Alter… that alternative world created as a haven of some sort so that people (mostly gay or bi men, or just men who have sex with men) can live “alternate” personas online (though mostly in social networking sites like Twitter, TG/telegram, et cetera).
Having my own alter account, I see the benefits – e.g. the anonymity, particularly for those who want to kalat/live wantonly and yet not be identified as THAT oh-so-wild person; the perks of hooking up conveniently; the idolatry of “fans” and “followers”, all there to see what wild things I may do next; and the possible income, particularly from die-hard supporters willing to spend money to see me do… stuff.
But exactly because I have an alter account, I personally know it’s not all that. There are a few things to be abhorred in the alter world; let’s check out some here.
1. More than a lot assume they’re famous.
One time, I spoke with this person who said “thousands saw my sex video”.
I told him “scandals” are a three-for-one-peso now.
He said, “No, I’m different; I’m famous.”
My friend, the editor in chief of Outrage Magazine, Michael David, mentioned “scandals” from the past – e.g. Monica Lewinsky sexually harassed by then US President Bill Clinton; the “leaked” sex tape of Paris Hilton; etc. Then he asked this guy who claimed he’s famous if he even heard of these scandals.
“No,” the guy said, added with: “And who are these people?”
And that’s the point: many with alter accounts had sex videos viewed many times. But am not sure this makes them “famous”; or for that matter, of merit.
2. The same people assume that this “fame” means they have influence out of the clients’ fantasies.
So you have a sex video. Which may have become viral for a week or so, and while on top, helped people orgasm. At least until the next popular alter video surfaces. But that’s exactly the point here: the assumed “influence” due to the supposed fame is tenuous at best.
3. Conversations are almost always limited to “What do I get from this?”.
You want to find a “real” friend in this world? Good luck with that!
Because here, if/when you meet someone at all, it’s to collab(orate) so either or both can monetize the output. Yes, this is including fucking, which either or both of you can post for people to see – for a fee – in your personal socked accounts.
So yes, everything is impersonal; everything is transactional; everything is money-dependent.
4. They will use your influence ( e.g. followers / numbers ) then eventually will use it against you.
Particularly in the context of competition, those who are in the same space as you may end up becoming an enemy. The bad part here is this tendency to look for blind followers (also in the alter world), and they then pick fights with you (this time as a group), even harass you until you quit, or if not, constantly report your account until you get suspended.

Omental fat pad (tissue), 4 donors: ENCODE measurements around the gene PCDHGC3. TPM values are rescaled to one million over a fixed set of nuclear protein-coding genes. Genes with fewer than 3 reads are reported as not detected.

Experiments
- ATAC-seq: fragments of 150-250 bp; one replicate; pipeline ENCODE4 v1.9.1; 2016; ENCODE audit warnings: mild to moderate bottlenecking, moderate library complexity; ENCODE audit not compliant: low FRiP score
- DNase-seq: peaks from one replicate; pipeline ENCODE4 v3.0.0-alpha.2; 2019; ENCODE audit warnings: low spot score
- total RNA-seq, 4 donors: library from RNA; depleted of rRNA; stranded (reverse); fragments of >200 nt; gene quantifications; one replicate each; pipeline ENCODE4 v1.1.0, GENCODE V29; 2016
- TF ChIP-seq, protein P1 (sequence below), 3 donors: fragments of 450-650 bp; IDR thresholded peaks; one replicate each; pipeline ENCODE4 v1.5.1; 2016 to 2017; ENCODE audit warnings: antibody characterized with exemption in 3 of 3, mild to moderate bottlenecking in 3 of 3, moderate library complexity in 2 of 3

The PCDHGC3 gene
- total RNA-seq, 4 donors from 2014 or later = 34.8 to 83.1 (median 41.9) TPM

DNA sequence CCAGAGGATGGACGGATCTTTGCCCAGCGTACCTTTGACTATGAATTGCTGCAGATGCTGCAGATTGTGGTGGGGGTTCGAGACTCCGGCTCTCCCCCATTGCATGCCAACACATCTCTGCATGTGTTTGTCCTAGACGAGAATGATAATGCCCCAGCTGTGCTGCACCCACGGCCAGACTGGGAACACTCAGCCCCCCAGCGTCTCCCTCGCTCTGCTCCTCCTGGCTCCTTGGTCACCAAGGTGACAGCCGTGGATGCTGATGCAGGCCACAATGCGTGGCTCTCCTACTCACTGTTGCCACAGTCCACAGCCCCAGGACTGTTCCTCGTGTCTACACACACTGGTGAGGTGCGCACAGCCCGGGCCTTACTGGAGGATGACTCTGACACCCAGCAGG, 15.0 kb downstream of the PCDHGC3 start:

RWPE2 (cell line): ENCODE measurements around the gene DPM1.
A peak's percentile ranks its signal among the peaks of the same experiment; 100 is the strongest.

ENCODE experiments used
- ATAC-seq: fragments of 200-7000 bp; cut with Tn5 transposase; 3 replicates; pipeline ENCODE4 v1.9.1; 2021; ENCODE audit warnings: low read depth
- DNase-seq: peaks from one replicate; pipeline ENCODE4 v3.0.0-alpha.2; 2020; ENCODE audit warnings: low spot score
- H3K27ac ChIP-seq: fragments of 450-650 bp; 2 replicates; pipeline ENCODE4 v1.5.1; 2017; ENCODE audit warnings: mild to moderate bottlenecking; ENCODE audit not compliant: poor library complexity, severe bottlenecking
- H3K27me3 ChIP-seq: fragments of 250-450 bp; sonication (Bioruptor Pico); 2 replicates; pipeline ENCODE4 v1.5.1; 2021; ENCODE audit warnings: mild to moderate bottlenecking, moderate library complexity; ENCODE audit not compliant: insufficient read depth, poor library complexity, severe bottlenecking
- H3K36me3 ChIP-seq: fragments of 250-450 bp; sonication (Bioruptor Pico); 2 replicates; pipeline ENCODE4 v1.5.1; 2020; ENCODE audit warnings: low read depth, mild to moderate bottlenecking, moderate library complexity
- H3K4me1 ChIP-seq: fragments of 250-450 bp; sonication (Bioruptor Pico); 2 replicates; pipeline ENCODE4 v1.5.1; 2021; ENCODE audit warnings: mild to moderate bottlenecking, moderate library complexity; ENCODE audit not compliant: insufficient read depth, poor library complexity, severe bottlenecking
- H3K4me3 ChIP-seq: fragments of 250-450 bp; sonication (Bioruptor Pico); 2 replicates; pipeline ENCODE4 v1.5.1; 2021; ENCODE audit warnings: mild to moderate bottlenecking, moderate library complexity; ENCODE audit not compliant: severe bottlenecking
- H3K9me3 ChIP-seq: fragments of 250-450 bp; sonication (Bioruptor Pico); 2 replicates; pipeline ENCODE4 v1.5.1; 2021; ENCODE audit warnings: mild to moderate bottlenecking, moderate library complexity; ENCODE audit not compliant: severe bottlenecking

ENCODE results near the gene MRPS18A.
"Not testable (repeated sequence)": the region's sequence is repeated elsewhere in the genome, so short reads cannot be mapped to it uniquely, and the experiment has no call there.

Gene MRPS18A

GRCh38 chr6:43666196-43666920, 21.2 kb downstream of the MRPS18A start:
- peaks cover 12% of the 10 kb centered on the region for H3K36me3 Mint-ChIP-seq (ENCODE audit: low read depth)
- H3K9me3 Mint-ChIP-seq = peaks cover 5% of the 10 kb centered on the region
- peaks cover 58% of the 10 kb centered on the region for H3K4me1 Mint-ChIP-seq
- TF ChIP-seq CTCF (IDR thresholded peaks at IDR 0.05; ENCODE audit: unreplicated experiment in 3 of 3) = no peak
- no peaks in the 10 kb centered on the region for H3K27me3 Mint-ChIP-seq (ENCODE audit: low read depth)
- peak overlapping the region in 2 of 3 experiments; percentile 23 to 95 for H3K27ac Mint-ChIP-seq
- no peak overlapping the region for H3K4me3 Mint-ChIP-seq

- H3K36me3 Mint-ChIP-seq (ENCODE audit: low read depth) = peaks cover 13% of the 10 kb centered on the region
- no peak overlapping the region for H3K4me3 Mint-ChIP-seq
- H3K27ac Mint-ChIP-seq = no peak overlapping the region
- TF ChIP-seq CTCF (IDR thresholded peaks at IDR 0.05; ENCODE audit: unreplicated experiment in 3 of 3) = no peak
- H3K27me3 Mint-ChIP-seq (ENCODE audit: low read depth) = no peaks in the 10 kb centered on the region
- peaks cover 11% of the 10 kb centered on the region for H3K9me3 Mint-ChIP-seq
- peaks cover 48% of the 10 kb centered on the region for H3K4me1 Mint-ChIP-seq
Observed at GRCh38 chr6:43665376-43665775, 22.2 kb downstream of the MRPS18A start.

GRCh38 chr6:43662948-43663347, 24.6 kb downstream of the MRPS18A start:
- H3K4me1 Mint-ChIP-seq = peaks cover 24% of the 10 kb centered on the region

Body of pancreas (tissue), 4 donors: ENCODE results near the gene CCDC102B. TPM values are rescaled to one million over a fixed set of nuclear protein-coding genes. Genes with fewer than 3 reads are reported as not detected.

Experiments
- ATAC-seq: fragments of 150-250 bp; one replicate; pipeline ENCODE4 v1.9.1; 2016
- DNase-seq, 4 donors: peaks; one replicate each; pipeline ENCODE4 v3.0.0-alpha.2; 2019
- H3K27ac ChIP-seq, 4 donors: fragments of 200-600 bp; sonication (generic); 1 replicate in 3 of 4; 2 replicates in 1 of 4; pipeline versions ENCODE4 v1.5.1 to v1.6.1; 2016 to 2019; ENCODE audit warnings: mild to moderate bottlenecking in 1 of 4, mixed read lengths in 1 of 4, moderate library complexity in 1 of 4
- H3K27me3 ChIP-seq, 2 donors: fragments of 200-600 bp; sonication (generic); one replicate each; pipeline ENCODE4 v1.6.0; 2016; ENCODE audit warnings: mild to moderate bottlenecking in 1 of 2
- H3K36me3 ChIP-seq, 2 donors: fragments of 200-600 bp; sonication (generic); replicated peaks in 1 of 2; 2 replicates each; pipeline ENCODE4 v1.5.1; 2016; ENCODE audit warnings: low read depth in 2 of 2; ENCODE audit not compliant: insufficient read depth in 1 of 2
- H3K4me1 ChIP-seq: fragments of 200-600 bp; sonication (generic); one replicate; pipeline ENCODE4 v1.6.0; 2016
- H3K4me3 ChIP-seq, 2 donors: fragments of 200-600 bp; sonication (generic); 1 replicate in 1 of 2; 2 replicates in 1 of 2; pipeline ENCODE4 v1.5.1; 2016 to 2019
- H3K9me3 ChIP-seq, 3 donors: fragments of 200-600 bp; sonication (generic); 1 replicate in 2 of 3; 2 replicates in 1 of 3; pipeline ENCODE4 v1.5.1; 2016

This is the “cancel” culture of the alter world… which reminds you of high school and those mean girls.
5. You will meet a lot of curated and too-good-to-be-true profiles.
Ever encountered someone who said he’s “daks” (with a big dick), going as far as saying “only those who can handle over 7 inches should respond”? And then you meet him and you discover that… what “daks” was he talking about?
And I’m only tackling penis size; other characteristics are over-promised yet under-delivered with many alters.
6. Cloutchasing is real.
Then there are those who know someone big, who happens to know someone bigger, who also knows someone even bigger. Or those who worked with someone big, who worked with this or that bigger one, who also worked with someone even bigger.
Alter can be a new face of social climbing.
7. They will gain your trust and eventually extortion, gaslighting, ghosting, lovebombing, et cetera.
In 2017, I spoke with an alter. This led to getting-to-know stage – e.g. deeper conversations, professing of affections, et cetera. So we met. Because of the supposed attachment, we ended up having sex. Afterwards, we parted ways amicably… until it wasn’t amicable anymore. In fact, he just ghosted me; all those “attachments” were pretensions to get in bed, with no intention to do anything after the bedding.
8. Stealing content is prevalent.
Many download from original content creators, paste their faces there, supposedly for their “reactions” to the aforementioned content, and then upload this as if suddenly it became their own content.
Then there are those who undercut the original content creator/s by selling “pirated copies” of their vids.
Justify if you want, but this is theft.
9. Ignoring consent.
I know of an alter whose identity – while getting fucked in an uploaded video – was revealed sans his consent. It made “noise”, thus earning more money for the one to expose the identity. But it greatly affected the person whose identity was exposed – e.g. ostracized for his acts, scorned by workmates, forced to come out to relatives, et cetera.
10. Alters can – and do – ruin lives.
Case in point: One student lost his scholarship over a “kalat vid”.
This, interestingly, touches on sex negativity. Which is weird; manyak na nga ang alter, sila pa ang moralista.
That it’s there and affords some anonymity to those who want to express parts of themselves without the need to be identified, alter can be good. But yeah… it takes a lot of amending for it to truly serve its users (content producers and consumers) well.